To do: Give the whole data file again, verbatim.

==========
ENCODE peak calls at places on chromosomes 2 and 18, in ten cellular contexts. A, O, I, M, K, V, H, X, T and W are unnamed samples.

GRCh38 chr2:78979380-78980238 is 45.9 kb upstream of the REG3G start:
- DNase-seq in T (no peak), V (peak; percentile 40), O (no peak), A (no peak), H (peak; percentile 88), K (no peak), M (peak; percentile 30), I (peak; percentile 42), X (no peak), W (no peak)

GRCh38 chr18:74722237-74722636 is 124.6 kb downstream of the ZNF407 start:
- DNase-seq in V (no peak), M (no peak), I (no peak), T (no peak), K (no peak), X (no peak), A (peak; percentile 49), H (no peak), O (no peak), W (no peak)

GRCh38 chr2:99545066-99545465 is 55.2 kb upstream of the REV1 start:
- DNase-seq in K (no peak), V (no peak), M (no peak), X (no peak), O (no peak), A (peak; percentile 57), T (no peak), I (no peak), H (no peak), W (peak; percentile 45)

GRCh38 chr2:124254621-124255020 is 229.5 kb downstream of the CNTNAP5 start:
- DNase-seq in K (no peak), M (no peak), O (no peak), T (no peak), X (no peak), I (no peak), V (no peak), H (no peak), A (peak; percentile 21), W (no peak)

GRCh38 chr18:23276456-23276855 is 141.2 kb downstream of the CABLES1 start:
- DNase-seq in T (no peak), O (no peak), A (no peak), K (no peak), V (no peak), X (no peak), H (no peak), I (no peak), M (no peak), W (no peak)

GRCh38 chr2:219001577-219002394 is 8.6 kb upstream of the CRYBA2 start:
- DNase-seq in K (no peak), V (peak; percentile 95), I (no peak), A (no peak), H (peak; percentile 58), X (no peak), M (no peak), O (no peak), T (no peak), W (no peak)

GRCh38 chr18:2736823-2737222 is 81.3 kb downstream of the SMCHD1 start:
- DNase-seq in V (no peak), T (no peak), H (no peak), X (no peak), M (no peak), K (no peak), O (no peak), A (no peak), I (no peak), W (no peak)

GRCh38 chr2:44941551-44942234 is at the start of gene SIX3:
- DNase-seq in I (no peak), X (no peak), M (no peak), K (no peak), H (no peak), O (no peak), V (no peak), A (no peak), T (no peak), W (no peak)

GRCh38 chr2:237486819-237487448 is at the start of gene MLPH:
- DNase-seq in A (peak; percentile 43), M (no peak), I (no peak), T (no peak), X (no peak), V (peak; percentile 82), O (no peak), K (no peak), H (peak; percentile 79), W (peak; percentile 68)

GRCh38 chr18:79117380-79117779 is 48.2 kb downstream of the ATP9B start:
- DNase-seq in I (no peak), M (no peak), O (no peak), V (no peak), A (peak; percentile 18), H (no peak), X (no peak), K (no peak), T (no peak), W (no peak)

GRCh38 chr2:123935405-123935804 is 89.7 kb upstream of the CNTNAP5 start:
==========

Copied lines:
ENCODE peak calls at places on chromosomes 2 and 18, in ten cellular contexts. A, O, I, M, K, V, H, X, T and W are unnamed samples.

GRCh38 chr2:78979380-78980238 is 45.9 kb upstream of the REG3G start:
- DNase-seq in T (no peak), V (peak; percentile 40), O (no peak), A (no peak), H (peak; percentile 88), K (no peak), M (peak; percentile 30), I (peak; percentile 42), X (no peak), W (no peak)

GRCh38 chr18:74722237-74722636 is 124.6 kb downstream of the ZNF407 start:
- DNase-seq in V (no peak), M (no peak), I (no peak), T (no peak), K (no peak), X (no peak), A (peak; percentile 49), H (no peak), O (no peak), W (no peak)

GRCh38 chr2:99545066-99545465 is 55.2 kb upstream of the REV1 start:
- DNase-seq in K (no peak), V (no peak), M (no peak), X (no peak), O (no peak), A (peak; percentile 57), T (no peak), I (no peak), H (no peak), W (peak; percentile 45)

GRCh38 chr2:124254621-124255020 is 229.5 kb downstream of the CNTNAP5 start:
- DNase-seq in K (no peak), M (no peak), O (no peak), T (no peak), X (no peak), I (no peak), V (no peak), H (no peak), A (peak; percentile 21), W (no peak)

GRCh38 chr18:23276456-23276855 is 141.2 kb downstream of the CABLES1 start:
- DNase-seq in T (no peak), O (no peak), A (no peak), K (no peak), V (no peak), X (no peak), H (no peak), I (no peak), M (no peak), W (no peak)

GRCh38 chr2:219001577-219002394 is 8.6 kb upstream of the CRYBA2 start:
- DNase-seq in K (no peak), V (peak; percentile 95), I (no peak), A (no peak), H (peak; percentile 58), X (no peak), M (no peak), O (no peak), T (no peak), W (no peak)

GRCh38 chr18:2736823-2737222 is 81.3 kb downstream of the SMCHD1 start:
- DNase-seq in V (no peak), T (no peak), H (no peak), X (no peak), M (no peak), K (no peak), O (no peak), A (no peak), I (no peak), W (no peak)

GRCh38 chr2:44941551-44942234 is at the start of gene SIX3:
- DNase-seq in I (no peak), X (no peak), M (no peak), K (no peak), H (no peak), O (no peak), V (no peak), A (no peak), T (no peak), W (no peak)

GRCh38 chr2:237486819-237487448 is at the start of gene MLPH:
- DNase-seq in A (peak; percentile 43), M (no peak), I (no peak), T (no peak), X (no peak), V (peak; percentile 82), O (no peak), K (no peak), H (peak; percentile 79), W (peak; percentile 68)

GRCh38 chr18:79117380-79117779 is 48.2 kb downstream of the ATP9B start:
- DNase-seq in I (no peak), M (no peak), O (no peak), V (no peak), A (peak; percentile 18), H (no peak), X (no peak), K (no peak), T (no peak), W (no peak)

GRCh38 chr2:123935405-123935804 is 89.7 kb upstream of the CNTNAP5 start: